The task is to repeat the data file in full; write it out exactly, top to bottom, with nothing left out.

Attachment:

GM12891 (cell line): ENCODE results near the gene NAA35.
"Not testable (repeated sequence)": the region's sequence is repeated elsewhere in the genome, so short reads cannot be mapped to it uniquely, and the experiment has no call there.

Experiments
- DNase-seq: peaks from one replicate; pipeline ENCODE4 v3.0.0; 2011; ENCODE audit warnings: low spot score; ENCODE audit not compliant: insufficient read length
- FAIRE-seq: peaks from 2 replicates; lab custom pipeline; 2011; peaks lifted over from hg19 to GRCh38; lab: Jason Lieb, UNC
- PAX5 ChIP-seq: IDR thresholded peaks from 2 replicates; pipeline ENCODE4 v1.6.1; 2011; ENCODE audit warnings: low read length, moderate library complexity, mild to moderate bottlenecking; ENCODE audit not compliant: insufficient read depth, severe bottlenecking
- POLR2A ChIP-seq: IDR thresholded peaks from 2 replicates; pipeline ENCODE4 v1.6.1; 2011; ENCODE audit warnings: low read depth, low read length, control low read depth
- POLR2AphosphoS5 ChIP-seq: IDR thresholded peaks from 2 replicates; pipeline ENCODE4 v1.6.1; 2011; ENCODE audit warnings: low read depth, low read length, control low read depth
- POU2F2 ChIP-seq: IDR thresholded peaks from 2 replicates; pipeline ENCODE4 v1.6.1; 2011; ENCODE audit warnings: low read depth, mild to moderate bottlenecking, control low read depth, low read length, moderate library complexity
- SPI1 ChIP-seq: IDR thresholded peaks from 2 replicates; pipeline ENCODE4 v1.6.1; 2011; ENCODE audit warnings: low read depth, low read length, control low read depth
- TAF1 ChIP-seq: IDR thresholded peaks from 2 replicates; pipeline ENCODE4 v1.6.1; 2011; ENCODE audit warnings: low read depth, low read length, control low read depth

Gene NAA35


GM12891 (cell line): ENCODE results near the gene NAA35.
"Not testable (repeated sequence)": the region's sequence is repeated elsewhere in the genome, so short reads cannot be mapped to it uniquely, and the experiment has no call there.

Experiments
- DNase-seq: peaks from one replicate; pipeline ENCODE4 v3.0.0; 2011; ENCODE audit warnings: low spot score; ENCODE audit not compliant: insufficient read length
- FAIRE-seq: peaks from 2 replicates; lab custom pipeline; 2011; peaks lifted over from hg19 to GRCh38; lab: Jason Lieb, UNC
- PAX5 ChIP-seq: IDR thresholded peaks from 2 replicates; pipeline ENCODE4 v1.6.1; 2011; ENCODE audit warnings: low read length, moderate library complexity, mild to moderate bottlenecking; ENCODE audit not compliant: insufficient read depth, severe bottlenecking
- POLR2A ChIP-seq: IDR thresholded peaks from 2 replicates; pipeline ENCODE4 v1.6.1; 2011; ENCODE audit warnings: low read depth, low read length, control low read depth
- POLR2AphosphoS5 ChIP-seq: IDR thresholded peaks from 2 replicates; pipeline ENCODE4 v1.6.1; 2011; ENCODE audit warnings: low read depth, low read length, control low read depth
- POU2F2 ChIP-seq: IDR thresholded peaks from 2 replicates; pipeline ENCODE4 v1.6.1; 2011; ENCODE audit warnings: low read depth, mild to moderate bottlenecking, control low read depth, low read length, moderate library complexity
- SPI1 ChIP-seq: IDR thresholded peaks from 2 replicates; pipeline ENCODE4 v1.6.1; 2011; ENCODE audit warnings: low read depth, low read length, control low read depth
- TAF1 ChIP-seq: IDR thresholded peaks from 2 replicates; pipeline ENCODE4 v1.6.1; 2011; ENCODE audit warnings: low read depth, low read length, control low read depth

Gene NAA35